Thus far, Hollywood studios have had only a peripheral presence in India, sticking to the traditional business of distributing their own—and sometimes, independently made films— in the country. Result: Hollywood’s share of the Indian film entertainment pie is a minuscule 3-4 per cent. But the big money lies in producing and distributing local films, and that is the path that some of the big boys of Hollywood are now taking.Arun Natarajan is the Founder & CEO of Venture Intelligence, the leading provider of information and networking services to the private equity and venture capital ecosystem in India. View free samples of Venture Intelligence newsletters and reports.
...Hollywood first began testing the waters in the regional language market with dubbed versions of its English hits. The trend started with Jurassic Park in 1994. This was followed by Titanic in 1998. The success of these two films—the dubbed versions contributed as much as 25 to 40 per cent of their gross collections in India—highlighted the potential of the market. These were followed by Spiderman and Spiderman 2, Godzilla and Casino Royale, all of which reported multimillion dollar collections, thanks mainly to their dubbed versions. According to SPRI figures, 50 per cent to 60 per cent of its revenues in India come from dubbed versions of Hollywood movies. From there to local film production is, thus, a natural progression.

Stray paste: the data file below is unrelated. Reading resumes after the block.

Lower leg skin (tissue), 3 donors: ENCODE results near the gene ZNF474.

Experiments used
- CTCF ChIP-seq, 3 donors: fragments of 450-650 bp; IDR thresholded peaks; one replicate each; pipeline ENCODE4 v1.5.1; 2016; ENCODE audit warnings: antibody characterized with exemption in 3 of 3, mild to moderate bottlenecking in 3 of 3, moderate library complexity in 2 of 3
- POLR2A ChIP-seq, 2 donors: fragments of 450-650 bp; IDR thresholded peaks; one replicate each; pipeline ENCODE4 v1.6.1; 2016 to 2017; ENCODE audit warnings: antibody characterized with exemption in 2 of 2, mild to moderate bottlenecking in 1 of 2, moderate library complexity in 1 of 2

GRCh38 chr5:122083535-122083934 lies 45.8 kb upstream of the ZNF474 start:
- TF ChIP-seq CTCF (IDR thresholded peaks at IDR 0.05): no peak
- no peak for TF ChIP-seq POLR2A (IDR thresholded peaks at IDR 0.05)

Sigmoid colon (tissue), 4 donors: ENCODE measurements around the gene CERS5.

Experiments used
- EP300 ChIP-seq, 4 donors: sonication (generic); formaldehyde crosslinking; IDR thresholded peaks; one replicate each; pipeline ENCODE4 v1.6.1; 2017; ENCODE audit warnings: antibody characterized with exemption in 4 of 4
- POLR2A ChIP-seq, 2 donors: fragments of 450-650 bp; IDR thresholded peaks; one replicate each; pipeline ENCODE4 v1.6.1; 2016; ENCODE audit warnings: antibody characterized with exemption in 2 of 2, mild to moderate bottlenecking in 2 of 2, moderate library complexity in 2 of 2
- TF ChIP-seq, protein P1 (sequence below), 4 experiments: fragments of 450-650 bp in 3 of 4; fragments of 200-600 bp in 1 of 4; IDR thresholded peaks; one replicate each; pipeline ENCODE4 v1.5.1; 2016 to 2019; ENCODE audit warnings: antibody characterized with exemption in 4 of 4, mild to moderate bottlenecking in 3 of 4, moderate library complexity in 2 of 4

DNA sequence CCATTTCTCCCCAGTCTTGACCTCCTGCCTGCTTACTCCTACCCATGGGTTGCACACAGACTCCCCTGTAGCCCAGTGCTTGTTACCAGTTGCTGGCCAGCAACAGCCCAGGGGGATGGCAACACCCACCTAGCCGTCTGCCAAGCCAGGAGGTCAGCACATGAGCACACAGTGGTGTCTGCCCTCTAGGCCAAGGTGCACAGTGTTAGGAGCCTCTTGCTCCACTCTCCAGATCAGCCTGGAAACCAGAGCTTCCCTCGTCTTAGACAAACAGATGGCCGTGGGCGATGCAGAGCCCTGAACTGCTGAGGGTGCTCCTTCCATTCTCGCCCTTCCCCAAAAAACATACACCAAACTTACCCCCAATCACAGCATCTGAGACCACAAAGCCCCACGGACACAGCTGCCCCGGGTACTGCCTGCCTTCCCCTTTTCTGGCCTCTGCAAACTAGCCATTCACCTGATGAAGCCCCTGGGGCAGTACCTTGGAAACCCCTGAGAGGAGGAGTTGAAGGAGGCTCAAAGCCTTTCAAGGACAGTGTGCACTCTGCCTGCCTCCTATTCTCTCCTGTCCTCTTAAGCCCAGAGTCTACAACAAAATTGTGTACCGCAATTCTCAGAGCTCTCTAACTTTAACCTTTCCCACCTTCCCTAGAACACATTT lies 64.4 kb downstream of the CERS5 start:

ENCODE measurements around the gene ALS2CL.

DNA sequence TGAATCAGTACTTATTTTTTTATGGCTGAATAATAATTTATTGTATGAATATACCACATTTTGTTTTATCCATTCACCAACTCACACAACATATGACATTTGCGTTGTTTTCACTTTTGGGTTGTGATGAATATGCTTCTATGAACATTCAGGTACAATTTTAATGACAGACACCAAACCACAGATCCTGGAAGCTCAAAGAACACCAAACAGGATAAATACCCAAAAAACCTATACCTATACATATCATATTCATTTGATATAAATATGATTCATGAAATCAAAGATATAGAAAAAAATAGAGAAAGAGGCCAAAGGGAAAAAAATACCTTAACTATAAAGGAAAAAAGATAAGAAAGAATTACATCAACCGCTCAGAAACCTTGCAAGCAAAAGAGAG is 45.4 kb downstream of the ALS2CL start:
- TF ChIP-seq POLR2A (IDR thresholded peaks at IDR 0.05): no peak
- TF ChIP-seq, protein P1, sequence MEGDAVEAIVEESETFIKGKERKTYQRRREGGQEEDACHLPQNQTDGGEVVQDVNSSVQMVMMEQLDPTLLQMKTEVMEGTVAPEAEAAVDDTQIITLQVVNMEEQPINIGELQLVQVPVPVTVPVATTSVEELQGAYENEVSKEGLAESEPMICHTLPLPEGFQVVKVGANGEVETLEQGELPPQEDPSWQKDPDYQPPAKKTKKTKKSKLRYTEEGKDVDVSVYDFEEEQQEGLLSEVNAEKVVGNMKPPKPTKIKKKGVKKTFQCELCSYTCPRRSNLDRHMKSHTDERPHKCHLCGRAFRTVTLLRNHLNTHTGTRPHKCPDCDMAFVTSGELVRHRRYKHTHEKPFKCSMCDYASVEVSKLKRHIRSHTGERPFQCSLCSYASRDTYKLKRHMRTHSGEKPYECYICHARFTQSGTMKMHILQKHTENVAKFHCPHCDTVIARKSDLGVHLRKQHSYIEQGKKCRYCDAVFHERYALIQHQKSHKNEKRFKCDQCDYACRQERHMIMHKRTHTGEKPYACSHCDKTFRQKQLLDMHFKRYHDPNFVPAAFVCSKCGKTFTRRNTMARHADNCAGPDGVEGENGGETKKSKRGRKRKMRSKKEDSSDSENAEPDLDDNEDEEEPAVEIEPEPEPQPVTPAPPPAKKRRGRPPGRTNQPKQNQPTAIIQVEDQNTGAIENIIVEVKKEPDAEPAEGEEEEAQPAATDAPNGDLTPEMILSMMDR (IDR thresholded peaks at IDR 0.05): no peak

The obvious attraction is the size of the Indian market. The revenues of the Indian film industry, which were at Rs 5,990 crore in 2004, are expected to touch Rs 9,680 crore this year and grow further to Rs 17,500 crore by 2011, according to a projection by Pricewaterhouse-Coopers. Throw in television, home video rentals and film-related merchandising, and the pie is clearly too large for any serious player to ignore. Result: Sony, Viacom-Paramount, Time-Warner, Walt Disney, and Fox are sitting up and taking notice. Only Universal Studios has not yet announced any India plans.
November 25, 2007
Hollywood's growing fondness for Indian films
Business Today has an article on how Hollywood studios are now aggressively tapping into the regional language market in India.